The next, big point here, is now we're going through all these hoops here to, to show the web view and to show, you know, like the look and UI of your authorization server. And the contents screen as one. That's all good and fine for a applications. But for native applications, this might be a little bit of security theater. If you are not familiar with the term security theater. That is a thing that was popularly coined by Bruce Schnia. For example, after the, the, 911 attacks in New York, there were you know the army guarding the streets in the evening with machine guns and these machine guns didn't have bullets in it. So just, just to give people a secure feeling there was the army with you know big guns making sure the streets of New York are secure. In fact, you know, they didn't even have bullets in there, in there, in their gun You know that is, that is called security theater that, giving people a secure feeling and where in fact there's nothing extra secure here. Okay? So and, and the same goes for this yeah, this, this embedded browser scenarios, yeah? Like, you are seeing the screen here. It has the Google logo on it. Yeah, it says sign in. But, you know, a client application that you locally installed on your client device is showing that screen. And who is stopping them to basically just you know, spoof the Google log in? Screen, like showing you a window which looks like the Google screen, but in fact they're just harvesting your password. Or, and someone recently said to me, like, wouldn't it be much better if instead of showing that web view, they're showing a real browser. So I can have a look here, it's the Facebook dot com website, and. There's a little, you know, green padlock here so I can make sure it's really Facebook. And the point is, if the application is installed locally on your client, nobody stops the application from drawing a window which looks exactly like your browser. And which holds the Facebook log in UI. So again, you can never be 100% sure that on your client device, you know, something evil is going on in the sense that of that they are spoofing a log on UI. Yeah, but the point is really you installed that application on your client device, so that was already a trust decision you made, yeah? So, so one part of the discussion around is that's all this thing make sense or wouldn't it be much, much better if everybody was using the resource on their password flow. Giving that application the password, and, you know, since we are trusting the application, otherwise I wouldn't have installed it on our device, we, we just believe that the user is not storing the password, but storing the access token instead. You know. I think, my opinion here is. It's still, it's still useful to use the, the web fuse style approach because then the, the client developer doesn't need to deal at all with passwords. Yeah? And doesn't you know can't do anything wrong with that but obviously just because the Google UI is popping up or the Facebook UI is popping up You can't be 100% sure that this is really Facebook or Google you know. That doesn't mean you can run untrusted software and nothing will happen. So, yeah, just keep that in mind that you know There might be still spoof eyes out there. OAuth can't save you. OAuth just provides the framework how the tokens can be requested or the passwords could be transmitted.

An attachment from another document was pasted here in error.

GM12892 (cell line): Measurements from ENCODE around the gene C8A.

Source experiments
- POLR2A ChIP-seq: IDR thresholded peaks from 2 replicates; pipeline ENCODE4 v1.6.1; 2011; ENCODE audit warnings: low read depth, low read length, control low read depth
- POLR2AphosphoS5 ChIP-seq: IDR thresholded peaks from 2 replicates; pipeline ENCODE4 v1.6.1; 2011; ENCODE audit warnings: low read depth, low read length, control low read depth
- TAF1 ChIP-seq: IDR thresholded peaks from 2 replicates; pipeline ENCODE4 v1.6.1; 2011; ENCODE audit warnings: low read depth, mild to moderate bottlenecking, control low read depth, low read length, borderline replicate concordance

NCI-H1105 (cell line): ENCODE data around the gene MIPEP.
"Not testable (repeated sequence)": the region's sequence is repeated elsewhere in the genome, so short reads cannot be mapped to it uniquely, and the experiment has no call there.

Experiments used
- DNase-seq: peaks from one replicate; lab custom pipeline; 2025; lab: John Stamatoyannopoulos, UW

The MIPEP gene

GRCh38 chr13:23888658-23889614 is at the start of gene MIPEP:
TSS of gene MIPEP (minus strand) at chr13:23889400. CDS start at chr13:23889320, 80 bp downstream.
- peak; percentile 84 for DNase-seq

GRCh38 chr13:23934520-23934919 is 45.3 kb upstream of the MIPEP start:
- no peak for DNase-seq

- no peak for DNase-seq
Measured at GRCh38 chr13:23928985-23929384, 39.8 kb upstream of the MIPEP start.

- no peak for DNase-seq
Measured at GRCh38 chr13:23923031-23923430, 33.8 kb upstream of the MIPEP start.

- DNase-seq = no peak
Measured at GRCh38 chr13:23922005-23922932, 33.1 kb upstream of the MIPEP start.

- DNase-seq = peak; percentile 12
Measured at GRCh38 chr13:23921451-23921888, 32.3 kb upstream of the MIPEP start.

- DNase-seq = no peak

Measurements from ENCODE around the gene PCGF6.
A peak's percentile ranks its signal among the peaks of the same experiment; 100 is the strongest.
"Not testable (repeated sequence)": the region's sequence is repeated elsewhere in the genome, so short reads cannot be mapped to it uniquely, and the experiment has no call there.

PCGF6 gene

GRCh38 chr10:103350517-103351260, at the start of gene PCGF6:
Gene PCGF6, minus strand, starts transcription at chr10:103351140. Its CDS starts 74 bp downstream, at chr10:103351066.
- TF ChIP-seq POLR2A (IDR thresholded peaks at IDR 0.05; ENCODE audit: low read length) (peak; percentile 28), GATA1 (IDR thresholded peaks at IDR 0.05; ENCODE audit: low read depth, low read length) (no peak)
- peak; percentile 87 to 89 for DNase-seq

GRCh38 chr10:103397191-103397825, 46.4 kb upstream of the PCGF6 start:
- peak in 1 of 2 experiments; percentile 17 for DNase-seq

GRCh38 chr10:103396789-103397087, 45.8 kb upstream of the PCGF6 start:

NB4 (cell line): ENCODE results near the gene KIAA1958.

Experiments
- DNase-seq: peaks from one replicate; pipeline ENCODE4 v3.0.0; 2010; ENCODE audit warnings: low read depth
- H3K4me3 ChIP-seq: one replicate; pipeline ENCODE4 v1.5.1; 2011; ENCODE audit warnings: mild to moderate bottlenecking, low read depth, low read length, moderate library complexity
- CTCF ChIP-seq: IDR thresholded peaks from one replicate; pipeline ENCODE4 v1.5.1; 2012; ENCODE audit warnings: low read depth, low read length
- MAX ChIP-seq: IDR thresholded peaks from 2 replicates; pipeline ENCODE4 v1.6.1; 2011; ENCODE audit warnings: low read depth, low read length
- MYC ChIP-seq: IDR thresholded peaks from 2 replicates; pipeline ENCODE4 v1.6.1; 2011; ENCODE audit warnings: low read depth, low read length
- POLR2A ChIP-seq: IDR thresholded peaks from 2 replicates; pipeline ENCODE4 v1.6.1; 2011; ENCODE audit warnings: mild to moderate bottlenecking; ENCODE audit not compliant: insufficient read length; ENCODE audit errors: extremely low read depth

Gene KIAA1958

Ta-da, a big point of criticism here and that goes especially out to people who implement authorization service is that OAuth has quite a big attack surface. That this, that this isn't necessarily re, required. But the spec kind of steers you in that direction. So let's have a look at the authorized request in two. So you have to specify whose the client, where to go to after the consent is done. Which we source to excess, and which type of response you want to get back, okay? So and give that, you know, these are all part of the query string you're sending to the authorization server. Obviously what an attacker would do is he would start manipulating. These values here. Like what would, for example, happen if I do a, a roundtrip to the authorization server. But, as a redirect URI, I give them my web server and not the one that belongs to the application. So, that's now the authorization sent that access token to my, my server, so I can, I can harvest them from a legitimate user, for example, using a phishing attack. Or can I request access to scope, which I don't have access to, for example just by manipulating the scope. parameter, or can I have maybe turned er, a response of type authorization code into responsive type token for example. So In other words, there are many input parameters into the 2 protocol and, you have to make sure when you're implementing this authorization endpoint that you're validating them very thoroughly. So, typically what you do is when you research the client You all to register one or a set of valid redirect URI's. So, in other words, you wouldn't send the token to an arbitrary URI, it must be one of the pre-registered URI's for that client application. Typically, you also have, must have Some sort of access control around which client can request access to which resources. And you should also have an around which client can access which response types, or can request which response types. So in other words you basically must do very thorough input validation. And you need to have kind of a, a registration system for clients. But you can configure all these things very specifically. And then only allow the values That you have configured up to a point where in most real world implement, implementations I did, the only thing you really needed was, was the client id because everything else was already fixed. But, you know, you have to pass other values here. Also, make, make sure you think the state parameter. Otherwise again you would be open to sea surf attacks like phishing for example. At the bottom you can see a number of blog post. Some are from me. Some are from a guy named EqualHomocoast which did a lot of work with OAuth. Especially breaking it. One example here is it's around Facebook. As the Facebook was hacked quite frequently, because they're doing kind of relaxed input validation on the input parameter. So for example, to give an example one attack they did is so, when you register a client at Facebook, and can you that by, on Apps dot, no develop at Facebook.com. They only want to know the, the server name for the root, root directory And the, the, the whole URL portion after the server name is up to you. So for example they make sure the redirector URI is going to Facebook dot com but not to which page on Facebook dot com. So what this Igor Homokof found is basically a page on Facebook that has a vulnerability. So basically he would send a link to someone. This guy logged in, the, the, the redirect URI was going to this page on Facebook which had a cross site script vulnerability. And this basically used send the token to a third party website. So he could steal tokens from other people using, basically just the problem that Facebook was not properly validating the redirect URI, or was too relaxed to do that. And, you know, there are many, many variations of that attack, like trying to down create to token based responses. Whereas an authorization code was, should be requested, stuff like that. It all boils down to people have done OAuth implementations and didn't do proper input validation or Allow too many variations of the spec.